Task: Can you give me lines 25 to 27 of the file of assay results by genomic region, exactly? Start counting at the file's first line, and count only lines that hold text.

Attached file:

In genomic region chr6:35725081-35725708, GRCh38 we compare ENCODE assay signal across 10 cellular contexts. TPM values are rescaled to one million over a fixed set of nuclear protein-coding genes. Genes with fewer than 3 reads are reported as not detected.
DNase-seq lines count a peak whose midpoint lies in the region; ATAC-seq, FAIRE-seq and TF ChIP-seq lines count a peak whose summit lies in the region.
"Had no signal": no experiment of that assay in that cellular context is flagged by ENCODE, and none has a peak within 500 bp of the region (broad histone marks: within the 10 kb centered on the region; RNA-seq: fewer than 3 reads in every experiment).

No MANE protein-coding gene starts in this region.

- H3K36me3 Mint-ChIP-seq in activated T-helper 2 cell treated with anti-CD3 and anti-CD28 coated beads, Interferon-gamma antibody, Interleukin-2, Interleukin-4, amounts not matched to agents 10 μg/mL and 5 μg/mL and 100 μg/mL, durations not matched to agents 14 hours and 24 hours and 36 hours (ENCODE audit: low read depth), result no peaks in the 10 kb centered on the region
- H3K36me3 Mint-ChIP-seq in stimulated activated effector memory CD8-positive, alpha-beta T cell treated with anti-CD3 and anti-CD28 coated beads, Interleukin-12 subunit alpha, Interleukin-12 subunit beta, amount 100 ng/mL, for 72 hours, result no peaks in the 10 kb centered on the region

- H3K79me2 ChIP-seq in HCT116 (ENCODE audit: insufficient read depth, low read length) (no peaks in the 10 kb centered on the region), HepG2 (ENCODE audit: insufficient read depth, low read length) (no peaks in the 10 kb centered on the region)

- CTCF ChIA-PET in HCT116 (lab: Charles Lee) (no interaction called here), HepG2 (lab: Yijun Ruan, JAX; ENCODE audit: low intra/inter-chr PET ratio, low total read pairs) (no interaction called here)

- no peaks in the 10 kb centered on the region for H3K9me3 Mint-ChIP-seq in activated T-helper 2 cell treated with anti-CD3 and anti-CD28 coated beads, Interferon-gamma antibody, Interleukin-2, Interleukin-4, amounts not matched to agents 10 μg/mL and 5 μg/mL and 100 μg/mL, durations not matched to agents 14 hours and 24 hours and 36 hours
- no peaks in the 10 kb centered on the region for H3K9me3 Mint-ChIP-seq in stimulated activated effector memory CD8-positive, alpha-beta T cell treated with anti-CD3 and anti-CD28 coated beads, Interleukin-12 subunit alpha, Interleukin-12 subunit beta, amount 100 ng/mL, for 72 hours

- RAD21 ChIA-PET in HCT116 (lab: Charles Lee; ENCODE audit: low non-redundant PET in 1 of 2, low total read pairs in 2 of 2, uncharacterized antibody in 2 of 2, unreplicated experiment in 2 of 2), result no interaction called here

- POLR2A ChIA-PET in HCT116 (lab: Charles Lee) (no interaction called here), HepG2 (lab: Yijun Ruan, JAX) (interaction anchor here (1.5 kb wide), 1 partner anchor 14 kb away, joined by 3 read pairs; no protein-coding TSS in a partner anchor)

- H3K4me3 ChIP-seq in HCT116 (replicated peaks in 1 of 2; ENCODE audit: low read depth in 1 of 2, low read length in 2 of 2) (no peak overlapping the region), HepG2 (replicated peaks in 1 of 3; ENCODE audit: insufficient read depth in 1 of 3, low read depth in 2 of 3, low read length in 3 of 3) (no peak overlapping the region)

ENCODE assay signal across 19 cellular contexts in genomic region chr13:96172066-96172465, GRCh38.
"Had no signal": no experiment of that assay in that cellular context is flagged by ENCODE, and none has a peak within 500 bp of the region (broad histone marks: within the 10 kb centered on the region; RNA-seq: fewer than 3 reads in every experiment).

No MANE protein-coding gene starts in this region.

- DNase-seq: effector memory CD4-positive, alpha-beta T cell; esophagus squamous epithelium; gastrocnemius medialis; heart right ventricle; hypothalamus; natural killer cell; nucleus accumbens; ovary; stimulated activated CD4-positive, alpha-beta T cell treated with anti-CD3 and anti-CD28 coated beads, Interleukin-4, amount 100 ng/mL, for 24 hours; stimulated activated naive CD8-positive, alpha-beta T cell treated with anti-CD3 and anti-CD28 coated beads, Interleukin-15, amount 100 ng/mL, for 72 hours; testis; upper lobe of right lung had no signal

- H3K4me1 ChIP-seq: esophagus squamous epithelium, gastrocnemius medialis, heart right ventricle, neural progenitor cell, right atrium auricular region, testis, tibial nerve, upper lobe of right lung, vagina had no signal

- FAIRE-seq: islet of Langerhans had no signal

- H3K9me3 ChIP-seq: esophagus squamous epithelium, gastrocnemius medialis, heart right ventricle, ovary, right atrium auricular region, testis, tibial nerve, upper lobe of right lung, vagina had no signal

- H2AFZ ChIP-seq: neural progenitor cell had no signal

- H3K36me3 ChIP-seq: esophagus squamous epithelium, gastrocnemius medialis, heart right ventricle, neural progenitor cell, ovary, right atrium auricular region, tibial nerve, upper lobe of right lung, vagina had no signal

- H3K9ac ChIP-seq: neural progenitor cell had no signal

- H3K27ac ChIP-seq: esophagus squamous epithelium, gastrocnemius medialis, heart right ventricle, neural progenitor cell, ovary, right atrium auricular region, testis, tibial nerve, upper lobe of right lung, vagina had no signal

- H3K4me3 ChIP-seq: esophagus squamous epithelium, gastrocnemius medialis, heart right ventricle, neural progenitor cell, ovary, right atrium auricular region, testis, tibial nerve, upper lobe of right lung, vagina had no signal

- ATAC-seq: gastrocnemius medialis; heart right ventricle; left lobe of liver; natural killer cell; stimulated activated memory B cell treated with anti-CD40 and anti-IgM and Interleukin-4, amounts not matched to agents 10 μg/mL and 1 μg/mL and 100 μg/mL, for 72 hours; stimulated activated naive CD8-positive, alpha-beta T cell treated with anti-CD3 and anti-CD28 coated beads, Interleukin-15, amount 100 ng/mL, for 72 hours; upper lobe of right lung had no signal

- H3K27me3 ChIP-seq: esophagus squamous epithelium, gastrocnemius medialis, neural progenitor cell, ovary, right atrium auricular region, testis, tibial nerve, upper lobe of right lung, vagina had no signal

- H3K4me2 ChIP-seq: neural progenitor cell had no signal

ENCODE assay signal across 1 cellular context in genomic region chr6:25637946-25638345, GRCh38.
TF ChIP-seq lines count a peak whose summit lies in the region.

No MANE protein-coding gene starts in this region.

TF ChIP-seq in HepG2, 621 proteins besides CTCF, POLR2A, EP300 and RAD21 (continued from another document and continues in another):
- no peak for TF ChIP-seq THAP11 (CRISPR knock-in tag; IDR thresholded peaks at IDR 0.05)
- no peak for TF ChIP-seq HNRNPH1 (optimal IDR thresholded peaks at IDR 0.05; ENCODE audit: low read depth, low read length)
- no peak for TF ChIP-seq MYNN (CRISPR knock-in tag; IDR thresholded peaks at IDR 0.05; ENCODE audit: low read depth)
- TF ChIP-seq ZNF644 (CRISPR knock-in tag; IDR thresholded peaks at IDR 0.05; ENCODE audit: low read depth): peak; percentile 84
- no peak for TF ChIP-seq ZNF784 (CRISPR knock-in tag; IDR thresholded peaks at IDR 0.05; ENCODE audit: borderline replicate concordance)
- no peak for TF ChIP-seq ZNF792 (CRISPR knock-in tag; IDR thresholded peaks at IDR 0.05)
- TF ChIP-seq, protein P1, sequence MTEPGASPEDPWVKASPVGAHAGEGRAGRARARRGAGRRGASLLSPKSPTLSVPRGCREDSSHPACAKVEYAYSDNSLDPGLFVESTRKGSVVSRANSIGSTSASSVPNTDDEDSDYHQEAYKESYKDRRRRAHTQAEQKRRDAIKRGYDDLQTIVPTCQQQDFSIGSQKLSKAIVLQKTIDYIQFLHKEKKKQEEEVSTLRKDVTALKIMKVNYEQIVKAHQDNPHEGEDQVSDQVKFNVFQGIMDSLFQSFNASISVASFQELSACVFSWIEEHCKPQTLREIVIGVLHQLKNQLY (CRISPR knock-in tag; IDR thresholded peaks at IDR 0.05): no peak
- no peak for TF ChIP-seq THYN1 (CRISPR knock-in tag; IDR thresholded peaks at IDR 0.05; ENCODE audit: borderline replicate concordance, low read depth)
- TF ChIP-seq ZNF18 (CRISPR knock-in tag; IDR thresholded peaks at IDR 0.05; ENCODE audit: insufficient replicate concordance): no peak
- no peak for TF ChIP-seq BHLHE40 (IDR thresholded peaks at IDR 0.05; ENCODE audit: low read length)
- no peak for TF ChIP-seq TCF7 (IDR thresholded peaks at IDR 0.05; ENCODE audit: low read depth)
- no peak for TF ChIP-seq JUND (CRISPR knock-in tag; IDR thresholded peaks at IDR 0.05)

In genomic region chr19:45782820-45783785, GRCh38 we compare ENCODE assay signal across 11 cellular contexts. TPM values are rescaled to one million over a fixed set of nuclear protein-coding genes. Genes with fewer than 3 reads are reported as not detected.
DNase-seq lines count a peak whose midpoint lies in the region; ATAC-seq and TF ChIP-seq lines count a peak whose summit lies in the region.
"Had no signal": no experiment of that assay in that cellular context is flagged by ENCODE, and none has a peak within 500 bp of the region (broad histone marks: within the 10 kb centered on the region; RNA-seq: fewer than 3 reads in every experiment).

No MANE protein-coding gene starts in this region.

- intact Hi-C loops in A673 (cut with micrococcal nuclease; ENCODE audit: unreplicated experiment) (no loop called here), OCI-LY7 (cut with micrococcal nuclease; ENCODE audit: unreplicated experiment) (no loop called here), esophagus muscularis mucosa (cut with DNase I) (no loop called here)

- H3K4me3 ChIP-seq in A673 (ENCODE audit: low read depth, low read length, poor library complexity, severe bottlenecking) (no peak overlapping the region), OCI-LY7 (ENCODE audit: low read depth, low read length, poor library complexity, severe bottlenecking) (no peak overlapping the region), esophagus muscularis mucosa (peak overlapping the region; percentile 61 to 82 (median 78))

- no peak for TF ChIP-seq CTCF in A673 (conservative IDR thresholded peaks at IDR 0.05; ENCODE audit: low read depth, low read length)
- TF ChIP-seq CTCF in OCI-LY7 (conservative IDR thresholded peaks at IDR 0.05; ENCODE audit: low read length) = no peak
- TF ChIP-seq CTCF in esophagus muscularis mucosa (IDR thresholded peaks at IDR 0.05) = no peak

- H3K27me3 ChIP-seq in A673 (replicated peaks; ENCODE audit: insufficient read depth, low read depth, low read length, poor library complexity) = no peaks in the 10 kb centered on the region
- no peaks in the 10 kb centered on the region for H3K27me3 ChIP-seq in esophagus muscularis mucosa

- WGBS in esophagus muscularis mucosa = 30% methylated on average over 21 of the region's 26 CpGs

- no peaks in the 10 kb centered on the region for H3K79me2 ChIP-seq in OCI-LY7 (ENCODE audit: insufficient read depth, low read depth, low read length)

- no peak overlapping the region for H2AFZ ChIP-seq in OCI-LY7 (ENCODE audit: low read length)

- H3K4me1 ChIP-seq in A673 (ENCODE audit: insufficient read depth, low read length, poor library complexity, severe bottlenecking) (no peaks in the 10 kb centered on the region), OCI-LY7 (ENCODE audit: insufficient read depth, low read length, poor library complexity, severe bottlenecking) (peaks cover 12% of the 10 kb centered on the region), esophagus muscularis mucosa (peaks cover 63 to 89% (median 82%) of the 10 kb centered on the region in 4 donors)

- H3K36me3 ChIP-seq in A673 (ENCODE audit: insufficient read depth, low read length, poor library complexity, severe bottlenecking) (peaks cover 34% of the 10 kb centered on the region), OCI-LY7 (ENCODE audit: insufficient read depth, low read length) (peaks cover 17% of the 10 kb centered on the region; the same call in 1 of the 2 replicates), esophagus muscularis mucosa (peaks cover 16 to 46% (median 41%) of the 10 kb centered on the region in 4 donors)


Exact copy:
- H3K4me3 ChIP-seq: esophagus squamous epithelium, gastrocnemius medialis, heart right ventricle, neural progenitor cell, ovary, right atrium auricular region, testis, tibial nerve, upper lobe of right lung, vagina had no signal

- ATAC-seq: gastrocnemius medialis; heart right ventricle; left lobe of liver; natural killer cell; stimulated activated memory B cell treated with anti-CD40 and anti-IgM and Interleukin-4, amounts not matched to agents 10 μg/mL and 1 μg/mL and 100 μg/mL, for 72 hours; stimulated activated naive CD8-positive, alpha-beta T cell treated with anti-CD3 and anti-CD28 coated beads, Interleukin-15, amount 100 ng/mL, for 72 hours; upper lobe of right lung had no signal

- H3K27me3 ChIP-seq: esophagus squamous epithelium, gastrocnemius medialis, neural progenitor cell, ovary, right atrium auricular region, testis, tibial nerve, upper lobe of right lung, vagina had no signal